Why weep or slumber America
Land of brave and true
With castles and clothing and food for all
All belongs to you
Ev'ry man a King, ev'ry man a King
For you can be a millionaire
But there's something belonging to others
There's enough for all people to share
When it's sunny June and December too
Or in the Winter time or Spring
There'll be peace without end
Ev'ry neighbor a friend
With ev'ry man a King
— "Every Man A King" by Huey Long and Castro Carazo
The way T. Harry Williams tells it, Huey Long snuck in through the kitchen, even though he didn't need to sneak around anywhere, especially at New Orleans' famed Roosevelt Hotel, which was run and operated during the 1930s by Seymour Weiss, a top-tier Longite. Nonetheless, Long moved through the kitchen unnoticed and made his way to the Blue Room. He took a seat, crossed his legs, maybe bouncing a foot to the beat of the rehearsing orchestra. But as was the case in most situations, Long wasn't completely happy unless he was in control.
When it came to the music that filled the Blue Room in those days, the control belonged to bandleader Castro Carazo, and that's where Long directed his attention. "Can I direct them, Castro?" he asked. Knowing his place, Carazo stepped aside, and with Long at the helm, the orchestra played brilliantly through a series of numbers — chiefly because they had been practicing.
Aside from being yet another classic anecdote involving the Kingfish, it was the precise moment that Huey Long met Castro Carazo. It would prove to be the beginning of a long and fruitful partnership, albeit one that ended before its time.
The Long/Carazo team left such a lasting impact, in fact, that the minds behind the Louisiana Music Hall of Fame created a new category earlier this month just for songwriters, and the two men became the first honorees. Granted, former Gov. Jimmie Davis of "You Are My Sunshine" fame made it into the Hall of Fame first, but that was as a performer.
Long and Carazo may be best known for composing "Every Man a King" in less than 45 minutes one night in Baton Rouge. It was to serve as Long's presidential campaign song, but that never came to be, just like his promise to Carazo to make him director of the U.S. Marine Band once he won the White House.
"The only thing that kept Long and Carazo from generating more material was the untimely assassination of the senator in 1935," says Mike Shepherd, executive director of the Louisiana Music Hall of Fame. "Who knows what else those two would have come up with had Huey survived? He understood how music can inspire and drive an idea, and his anthem, 'Every Man a King,' was written with Carazo in 1934 as a possible presidential campaign theme song."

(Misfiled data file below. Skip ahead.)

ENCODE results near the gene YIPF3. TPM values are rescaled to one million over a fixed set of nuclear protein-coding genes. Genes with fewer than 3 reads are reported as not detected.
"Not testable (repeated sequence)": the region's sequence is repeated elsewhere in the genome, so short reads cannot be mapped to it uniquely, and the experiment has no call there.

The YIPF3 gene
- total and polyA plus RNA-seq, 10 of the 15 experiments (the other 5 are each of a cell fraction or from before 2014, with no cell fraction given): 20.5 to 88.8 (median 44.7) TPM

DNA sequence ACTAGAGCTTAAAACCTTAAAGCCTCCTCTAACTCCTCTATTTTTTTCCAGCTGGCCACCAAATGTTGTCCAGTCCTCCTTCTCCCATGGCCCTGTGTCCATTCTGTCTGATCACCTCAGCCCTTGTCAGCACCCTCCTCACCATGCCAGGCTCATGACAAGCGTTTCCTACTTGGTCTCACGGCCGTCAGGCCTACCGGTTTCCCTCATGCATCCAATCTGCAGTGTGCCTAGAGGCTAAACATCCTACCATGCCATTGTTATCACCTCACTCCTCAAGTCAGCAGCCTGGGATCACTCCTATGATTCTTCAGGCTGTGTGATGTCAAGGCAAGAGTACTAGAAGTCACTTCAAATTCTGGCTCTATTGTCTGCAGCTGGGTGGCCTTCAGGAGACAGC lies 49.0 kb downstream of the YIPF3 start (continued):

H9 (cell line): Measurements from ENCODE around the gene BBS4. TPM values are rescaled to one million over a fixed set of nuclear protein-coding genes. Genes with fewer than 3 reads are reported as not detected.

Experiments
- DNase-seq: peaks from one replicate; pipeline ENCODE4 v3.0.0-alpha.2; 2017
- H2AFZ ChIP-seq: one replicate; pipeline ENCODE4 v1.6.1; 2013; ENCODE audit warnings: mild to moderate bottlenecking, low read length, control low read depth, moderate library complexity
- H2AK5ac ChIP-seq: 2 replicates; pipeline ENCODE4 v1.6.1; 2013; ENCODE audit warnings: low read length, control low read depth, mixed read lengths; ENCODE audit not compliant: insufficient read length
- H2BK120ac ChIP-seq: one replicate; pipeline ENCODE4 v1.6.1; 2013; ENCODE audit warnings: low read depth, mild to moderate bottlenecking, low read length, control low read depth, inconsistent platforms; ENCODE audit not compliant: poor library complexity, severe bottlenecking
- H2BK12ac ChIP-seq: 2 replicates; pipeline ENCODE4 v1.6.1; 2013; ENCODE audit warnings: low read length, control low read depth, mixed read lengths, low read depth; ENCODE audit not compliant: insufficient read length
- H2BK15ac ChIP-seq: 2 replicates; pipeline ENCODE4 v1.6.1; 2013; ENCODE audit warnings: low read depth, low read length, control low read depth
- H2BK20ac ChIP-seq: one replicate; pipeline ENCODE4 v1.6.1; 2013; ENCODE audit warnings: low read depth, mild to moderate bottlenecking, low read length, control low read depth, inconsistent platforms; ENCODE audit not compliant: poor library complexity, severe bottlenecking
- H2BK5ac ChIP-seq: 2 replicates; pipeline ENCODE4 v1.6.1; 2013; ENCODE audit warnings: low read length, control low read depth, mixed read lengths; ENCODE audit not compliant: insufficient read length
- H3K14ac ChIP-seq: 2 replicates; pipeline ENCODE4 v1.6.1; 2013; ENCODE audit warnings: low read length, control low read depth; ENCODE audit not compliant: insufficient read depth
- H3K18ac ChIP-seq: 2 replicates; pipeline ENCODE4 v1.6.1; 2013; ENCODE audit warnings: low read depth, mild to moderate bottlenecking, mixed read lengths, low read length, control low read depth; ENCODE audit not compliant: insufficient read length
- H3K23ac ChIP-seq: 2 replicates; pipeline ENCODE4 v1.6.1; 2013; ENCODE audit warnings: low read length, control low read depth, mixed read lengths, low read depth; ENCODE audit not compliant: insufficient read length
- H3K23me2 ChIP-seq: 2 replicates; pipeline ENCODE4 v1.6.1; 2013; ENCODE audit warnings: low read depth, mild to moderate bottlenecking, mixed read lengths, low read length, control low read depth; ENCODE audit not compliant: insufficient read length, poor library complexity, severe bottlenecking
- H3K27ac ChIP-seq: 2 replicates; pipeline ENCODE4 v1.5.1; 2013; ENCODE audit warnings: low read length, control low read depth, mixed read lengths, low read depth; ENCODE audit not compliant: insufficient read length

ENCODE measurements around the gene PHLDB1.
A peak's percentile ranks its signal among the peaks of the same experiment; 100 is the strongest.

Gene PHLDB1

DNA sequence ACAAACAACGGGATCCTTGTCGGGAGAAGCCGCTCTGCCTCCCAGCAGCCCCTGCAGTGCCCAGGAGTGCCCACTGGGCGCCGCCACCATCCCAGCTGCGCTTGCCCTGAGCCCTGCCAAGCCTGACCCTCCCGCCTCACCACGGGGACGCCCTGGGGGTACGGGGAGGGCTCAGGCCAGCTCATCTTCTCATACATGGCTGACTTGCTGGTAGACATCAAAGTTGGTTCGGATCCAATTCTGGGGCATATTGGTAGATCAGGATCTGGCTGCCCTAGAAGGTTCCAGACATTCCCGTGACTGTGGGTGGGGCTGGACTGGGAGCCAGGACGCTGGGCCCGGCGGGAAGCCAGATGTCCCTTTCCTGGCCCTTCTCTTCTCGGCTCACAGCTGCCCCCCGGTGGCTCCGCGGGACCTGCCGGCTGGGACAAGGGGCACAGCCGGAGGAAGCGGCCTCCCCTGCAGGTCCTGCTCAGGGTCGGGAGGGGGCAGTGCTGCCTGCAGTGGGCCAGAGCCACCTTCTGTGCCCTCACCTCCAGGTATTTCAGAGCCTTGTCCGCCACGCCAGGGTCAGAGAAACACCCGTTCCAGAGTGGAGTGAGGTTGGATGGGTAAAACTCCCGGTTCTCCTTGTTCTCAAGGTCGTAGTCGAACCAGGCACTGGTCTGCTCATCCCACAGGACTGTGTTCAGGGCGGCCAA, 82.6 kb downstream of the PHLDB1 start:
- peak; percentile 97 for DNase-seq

Instead of directing the Marine band, Carazo had to settle for purple and gold. As the story goes, Long literally recruited Carazo off the bandstand at the Roosevelt Hotel's Blue Room, telling him, "You are now the bandleader at LSU; come with me, we're returning to LSU." Staying on theme, the pair went on to compose such south Louisiana standards as "Touchdown for LSU," "Darling of LSU," "LSU Cadets March" and "Miss Vandy: Dedicated to the Coeds of Vanderbilt University."
Shepherd says Long and Carazo also were responsible for transforming the LSU Tiger Band from a military band to a show band with its own style, and as such provided the basis for all of the achievements that would follow for "The Golden Band from Tigerland."
Long in particular initiated a massive increase in the band's membership to nearly 250 and saw to it that its traditional military dress was replaced with showier uniforms in the school's colors of purple and gold. Within a few years of making these changes, however, many of the Long-backed improvements were reversed as part of a backlash against the Kingfish's control over LSU. As a result, Carazo was fired and military uniforms were reinstated. The Long/Carazo legacy of LSU show bands returned after World War II.
While stories about the Kingfish are endless, the average Louisianan probably knows considerably less about Carazo. In 1937, Carazo also wrote the music to "Fight for LSU," the official fight song of the university, with lyrics provided by W.G. "Hickey" Higganbotham. After his six-year stint as LSU's bandmaster from 1934-1940, Carazo, known to many as "Professor," continued to write music in a wide array of styles: light classical, traditional marches, jazz and Cuban/Latin dance music. He achieved success with "Bonita," a Latin-themed song with words by Sam Lewis, a prolific Broadway and popular-music lyricist. Carazo also wrote "National Guard March," officially adopted by the U.S. National Guard, and "R.O.T.C. Cadets March." In 1952, his song "Louisiana My Home Sweet Home" was adopted as the official state march song.
Carazo remained a figure in Long's life right up to the Kingfish's assassination and was among the last people to meet privately with the storied governor before the shots that killed him were fired inside the State Capitol. During that final meeting, Carazo urged Long to create a special state school of music for kids who weren't in college and those who couldn't afford a traditional education. A series of bullets may have brought an end to that concept and to Long's life, but it's reassuring to know that the music both men created is still being celebrated today.
Jeremy Alford can be reached at firstname.lastname@example.org.